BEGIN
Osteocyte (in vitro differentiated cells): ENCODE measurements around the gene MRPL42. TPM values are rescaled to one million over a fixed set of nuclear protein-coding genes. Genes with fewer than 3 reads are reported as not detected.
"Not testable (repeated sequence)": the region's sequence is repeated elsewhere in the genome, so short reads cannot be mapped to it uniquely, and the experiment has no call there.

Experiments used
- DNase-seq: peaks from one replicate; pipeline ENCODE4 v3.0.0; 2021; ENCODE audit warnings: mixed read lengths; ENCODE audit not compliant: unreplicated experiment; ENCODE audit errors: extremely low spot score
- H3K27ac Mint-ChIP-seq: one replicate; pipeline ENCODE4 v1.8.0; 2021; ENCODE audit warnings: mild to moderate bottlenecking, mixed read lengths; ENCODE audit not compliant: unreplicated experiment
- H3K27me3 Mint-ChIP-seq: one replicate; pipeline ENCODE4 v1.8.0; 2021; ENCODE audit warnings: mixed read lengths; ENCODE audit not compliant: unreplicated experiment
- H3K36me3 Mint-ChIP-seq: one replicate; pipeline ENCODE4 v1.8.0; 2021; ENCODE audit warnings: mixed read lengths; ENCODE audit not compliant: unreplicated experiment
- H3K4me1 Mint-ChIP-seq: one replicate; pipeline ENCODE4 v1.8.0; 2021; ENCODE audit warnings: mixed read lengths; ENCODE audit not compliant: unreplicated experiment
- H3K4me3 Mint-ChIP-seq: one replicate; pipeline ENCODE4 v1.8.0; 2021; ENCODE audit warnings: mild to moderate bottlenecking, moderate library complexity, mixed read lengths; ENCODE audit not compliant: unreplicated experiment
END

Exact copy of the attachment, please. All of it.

Osteocyte (in vitro differentiated cells): ENCODE measurements around the gene MRPL42. TPM values are rescaled to one million over a fixed set of nuclear protein-coding genes. Genes with fewer than 3 reads are reported as not detected.
"Not testable (repeated sequence)": the region's sequence is repeated elsewhere in the genome, so short reads cannot be mapped to it uniquely, and the experiment has no call there.

Experiments used
- DNase-seq: peaks from one replicate; pipeline ENCODE4 v3.0.0; 2021; ENCODE audit warnings: mixed read lengths; ENCODE audit not compliant: unreplicated experiment; ENCODE audit errors: extremely low spot score
- H3K27ac Mint-ChIP-seq: one replicate; pipeline ENCODE4 v1.8.0; 2021; ENCODE audit warnings: mild to moderate bottlenecking, mixed read lengths; ENCODE audit not compliant: unreplicated experiment
- H3K27me3 Mint-ChIP-seq: one replicate; pipeline ENCODE4 v1.8.0; 2021; ENCODE audit warnings: mixed read lengths; ENCODE audit not compliant: unreplicated experiment
- H3K36me3 Mint-ChIP-seq: one replicate; pipeline ENCODE4 v1.8.0; 2021; ENCODE audit warnings: mixed read lengths; ENCODE audit not compliant: unreplicated experiment
- H3K4me1 Mint-ChIP-seq: one replicate; pipeline ENCODE4 v1.8.0; 2021; ENCODE audit warnings: mixed read lengths; ENCODE audit not compliant: unreplicated experiment
- H3K4me3 Mint-ChIP-seq: one replicate; pipeline ENCODE4 v1.8.0; 2021; ENCODE audit warnings: mild to moderate bottlenecking, moderate library complexity, mixed read lengths; ENCODE audit not compliant: unreplicated experiment